10 Matching Annotations
  1. Last 7 days
  2. Apr 2022
    1. To read through my life, even as an incomplete picture, fits the permanence I’m envisioning for the site.

      If one thinks of a personal website as a performance, what is really being performed by the author?

      Links and cross links, well done, within a website can provide a garden of forking paths by which a particular reader might explore a blog despite the fact that there is often a chronological time order imposed upon it.

      Link this to the idea of using a zettelkasten as a biography of a writer, but one with thousands of crisscrossing links.

  3. Mar 2022
    1. https://www.youtube.com/watch?v=rTSEr0cRJY8

      Starts out with four and a half minutes of anti-crypto and Web3 material. Presumably most of her audience is in the web3 space.

      http://youvegotkat.neocities.org

      Neocities: http://neocities.org

      The Yesterweb: http://yesterweb.org

      Marginalia Search: https://search.marginalia.nu/explore/random

      It [the IndieWeb] is so so queer. Like it's super gay, super trans, super good.

      The indie web also questions tech solutionism which often attempts to solve human problems by removing the human element. But easily the most remarkable and powerful thing about the internet is the ability it has to connect us with one another.

  4. Feb 2022
    1. Public digital gardens are overrated. They are very hard to navigate. Time and time again, I get lost in the jungle of mystical links, in the check-ins drowned in the bookmarks and the quotes. Fancy IndieWeb sites that boast 5 separate RSS feeds to “help” navigate the labyrinth do not make it better. I’ve tried following multiple interesting people that pump loads and loads of seemingly cool looking stuff into their site. It always ends in confusion. Yes, sometimes I discover a link to another published article (external to the garden, by the way!) that is interesting. As admiring as the garden is, the things they grow there are almost always puzzling.

      Wouter Groeneveld here is mixing up a digital garden and a blog with social media enhancements. I personally wouldn't expect a digital garden to necessarily have features like checkins, bookmarks, etc. Ideally it would be a mix of of a zettelkasten with atomic ideas and notes and a wiki structure with somewhat longer articles and ideas strung together.

      From this definition, my personal website definitely isn't a "digital garden" but a blog with a variety of social media features built in. Looking at some smaller subsets of my website, one might consider it to be a digital garden.

      An additional piece of digital gardening also has to do with actually tending the garden, which I generally don't do in my website the way I do in my Obsidian vault. My vault is more like a digital garden which has many streams of data coming into it and being regularly tended.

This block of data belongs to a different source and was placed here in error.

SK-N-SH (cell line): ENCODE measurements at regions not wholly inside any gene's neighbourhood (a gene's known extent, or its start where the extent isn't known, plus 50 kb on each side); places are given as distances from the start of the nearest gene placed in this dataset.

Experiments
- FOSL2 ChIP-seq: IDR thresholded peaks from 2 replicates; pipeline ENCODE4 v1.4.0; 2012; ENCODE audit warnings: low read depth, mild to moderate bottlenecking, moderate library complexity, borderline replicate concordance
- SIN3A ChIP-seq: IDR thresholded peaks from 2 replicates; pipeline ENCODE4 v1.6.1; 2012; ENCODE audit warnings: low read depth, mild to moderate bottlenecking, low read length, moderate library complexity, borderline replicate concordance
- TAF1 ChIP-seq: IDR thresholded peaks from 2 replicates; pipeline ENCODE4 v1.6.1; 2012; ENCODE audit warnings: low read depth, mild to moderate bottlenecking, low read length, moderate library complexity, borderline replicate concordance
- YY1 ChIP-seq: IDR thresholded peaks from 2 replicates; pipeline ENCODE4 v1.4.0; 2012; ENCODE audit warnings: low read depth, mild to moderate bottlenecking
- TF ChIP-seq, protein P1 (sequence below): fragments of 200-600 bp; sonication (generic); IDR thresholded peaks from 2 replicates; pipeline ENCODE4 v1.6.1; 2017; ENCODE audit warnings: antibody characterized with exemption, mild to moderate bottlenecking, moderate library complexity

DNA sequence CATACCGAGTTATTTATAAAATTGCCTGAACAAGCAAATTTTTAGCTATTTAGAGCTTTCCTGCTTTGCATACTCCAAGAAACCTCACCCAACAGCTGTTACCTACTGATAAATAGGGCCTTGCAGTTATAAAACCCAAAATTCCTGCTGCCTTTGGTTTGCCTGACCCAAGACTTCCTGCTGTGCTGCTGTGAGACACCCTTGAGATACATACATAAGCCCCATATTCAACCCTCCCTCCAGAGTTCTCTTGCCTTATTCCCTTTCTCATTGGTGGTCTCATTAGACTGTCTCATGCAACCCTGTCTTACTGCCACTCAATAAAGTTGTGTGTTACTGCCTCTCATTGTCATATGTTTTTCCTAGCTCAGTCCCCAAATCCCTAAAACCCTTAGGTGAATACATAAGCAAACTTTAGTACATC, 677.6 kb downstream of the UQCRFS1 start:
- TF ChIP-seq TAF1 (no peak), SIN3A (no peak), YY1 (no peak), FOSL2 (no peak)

This is another example of the broader space of these ideas being mixed together in a hodgepodge without clear definitions of what each are.

  5. Nov 2021
    1. when I browse from someone’s blog over to their Substack it feels like going from a sweet little neighborhood into a staid corporate park. A little piece of joy dies in me when that happens because it’s another reminder of the corporatization of the web.

      --Ray

  6. Oct 2020
    1. Instead my approach now is to publish my thoughts more freely with less premeditation. Particularly in this space, which is mine, for me, by me.

      a good philosophy for a personal website

    2. The second article is from Tom Critchlow titled Building a Digital Garden. What I really like about Tom's piece is his discussion of the idea of "non-performative blogging" in your personal space on the web.I love this idea. Instead of "content marketing" we can use our websites to get back to what made the web awesome while also creating better resources for ourselves and our users.

      There's a nice kernel of an idea here that one's website should be built and made (useful) for ones self first and only secondarily for others. This is what makes it a "personal" website.

    1. I think I know why personal websites aren't popular anymore. It's the same reason retro video games aren't as fun as they were when they came out.What's missing is the context of the time when they were popular. They were new and had a high-tech aura about them.Nowadays making a website doesn't differentiate you in a good way unless you have a super creative way of coming up with the website and a lot of content to fill it with.Nowadays you have to take it to the next level. What's a skill that's beyond the reach of most people? This could be why PCB business cards are so appealing. Because it's a thing most people can't do and if you can do it it shows your technical prowess. I think that's my personal web pages were popular back then and why they won't ever be popular again.
    1. Personal websites can be so much more than a progression of posts over time, newer posts showing up while everything from the past is neatly tucked on “page 2” and beyond.

      This is an interesting idea and too many CMSes are missing this sort of UI baked into them as a core idea. CMSes could do a better job of doing both: the garden AND the stream